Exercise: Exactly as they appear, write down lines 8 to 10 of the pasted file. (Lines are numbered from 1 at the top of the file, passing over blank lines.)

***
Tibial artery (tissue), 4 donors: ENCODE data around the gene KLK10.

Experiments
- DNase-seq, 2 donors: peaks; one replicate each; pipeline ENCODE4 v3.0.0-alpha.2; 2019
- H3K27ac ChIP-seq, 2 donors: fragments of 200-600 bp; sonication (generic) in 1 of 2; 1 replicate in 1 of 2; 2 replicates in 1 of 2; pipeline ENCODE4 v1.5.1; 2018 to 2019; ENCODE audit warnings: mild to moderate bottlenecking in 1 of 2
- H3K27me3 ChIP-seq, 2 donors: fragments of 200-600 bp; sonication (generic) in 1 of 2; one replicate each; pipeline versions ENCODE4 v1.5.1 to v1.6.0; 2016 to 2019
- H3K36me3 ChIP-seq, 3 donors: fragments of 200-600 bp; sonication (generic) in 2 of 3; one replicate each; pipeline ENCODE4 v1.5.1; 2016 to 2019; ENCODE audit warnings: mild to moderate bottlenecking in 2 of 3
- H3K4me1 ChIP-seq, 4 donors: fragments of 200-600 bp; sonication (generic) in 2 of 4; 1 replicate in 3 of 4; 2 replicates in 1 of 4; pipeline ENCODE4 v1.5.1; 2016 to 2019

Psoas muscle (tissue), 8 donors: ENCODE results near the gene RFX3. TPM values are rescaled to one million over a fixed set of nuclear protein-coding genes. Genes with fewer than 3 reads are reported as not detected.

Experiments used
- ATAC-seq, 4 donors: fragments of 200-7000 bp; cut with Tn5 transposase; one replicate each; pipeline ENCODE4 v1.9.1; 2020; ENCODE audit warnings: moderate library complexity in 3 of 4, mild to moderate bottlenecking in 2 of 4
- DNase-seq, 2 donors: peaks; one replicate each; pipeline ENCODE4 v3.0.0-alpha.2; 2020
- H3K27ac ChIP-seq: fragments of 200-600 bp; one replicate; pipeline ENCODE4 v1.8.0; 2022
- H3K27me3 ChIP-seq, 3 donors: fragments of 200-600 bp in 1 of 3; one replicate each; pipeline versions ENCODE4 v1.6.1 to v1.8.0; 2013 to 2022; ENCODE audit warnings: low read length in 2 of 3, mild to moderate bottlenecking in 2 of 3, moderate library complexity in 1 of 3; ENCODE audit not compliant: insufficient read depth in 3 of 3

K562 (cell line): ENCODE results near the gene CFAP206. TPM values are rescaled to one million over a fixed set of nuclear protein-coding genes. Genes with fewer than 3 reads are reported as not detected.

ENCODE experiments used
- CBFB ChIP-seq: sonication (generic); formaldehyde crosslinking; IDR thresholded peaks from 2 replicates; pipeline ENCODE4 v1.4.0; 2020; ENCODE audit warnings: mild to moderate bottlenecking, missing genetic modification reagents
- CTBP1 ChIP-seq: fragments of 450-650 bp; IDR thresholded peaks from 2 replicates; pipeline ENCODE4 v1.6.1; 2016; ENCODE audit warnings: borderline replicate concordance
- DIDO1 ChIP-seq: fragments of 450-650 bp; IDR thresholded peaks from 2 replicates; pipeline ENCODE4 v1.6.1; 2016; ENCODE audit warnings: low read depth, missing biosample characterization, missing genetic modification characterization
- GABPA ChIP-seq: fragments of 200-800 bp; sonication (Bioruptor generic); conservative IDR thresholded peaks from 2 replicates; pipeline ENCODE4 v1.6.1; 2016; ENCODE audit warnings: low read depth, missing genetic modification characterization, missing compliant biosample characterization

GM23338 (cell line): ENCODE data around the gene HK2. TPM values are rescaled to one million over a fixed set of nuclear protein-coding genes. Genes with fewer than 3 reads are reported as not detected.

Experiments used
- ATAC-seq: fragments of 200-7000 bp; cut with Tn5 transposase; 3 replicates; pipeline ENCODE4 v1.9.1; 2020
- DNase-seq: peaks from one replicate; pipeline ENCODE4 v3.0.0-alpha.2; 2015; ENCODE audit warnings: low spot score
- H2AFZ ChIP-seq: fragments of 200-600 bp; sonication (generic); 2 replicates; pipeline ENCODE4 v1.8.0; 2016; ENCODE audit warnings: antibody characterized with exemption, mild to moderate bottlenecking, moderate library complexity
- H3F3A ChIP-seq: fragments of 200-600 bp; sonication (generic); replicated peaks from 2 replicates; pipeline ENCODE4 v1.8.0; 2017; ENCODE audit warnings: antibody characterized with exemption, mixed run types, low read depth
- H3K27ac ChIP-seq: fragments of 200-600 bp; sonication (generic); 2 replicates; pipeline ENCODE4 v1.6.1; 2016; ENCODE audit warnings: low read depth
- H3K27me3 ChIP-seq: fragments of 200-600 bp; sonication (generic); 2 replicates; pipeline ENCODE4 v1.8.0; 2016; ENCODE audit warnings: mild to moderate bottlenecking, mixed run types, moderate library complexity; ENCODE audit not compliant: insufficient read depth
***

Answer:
Psoas muscle (tissue), 8 donors: ENCODE results near the gene RFX3. TPM values are rescaled to one million over a fixed set of nuclear protein-coding genes. Genes with fewer than 3 reads are reported as not detected.

Experiments used
- ATAC-seq, 4 donors: fragments of 200-7000 bp; cut with Tn5 transposase; one replicate each; pipeline ENCODE4 v1.9.1; 2020; ENCODE audit warnings: moderate library complexity in 3 of 4, mild to moderate bottlenecking in 2 of 4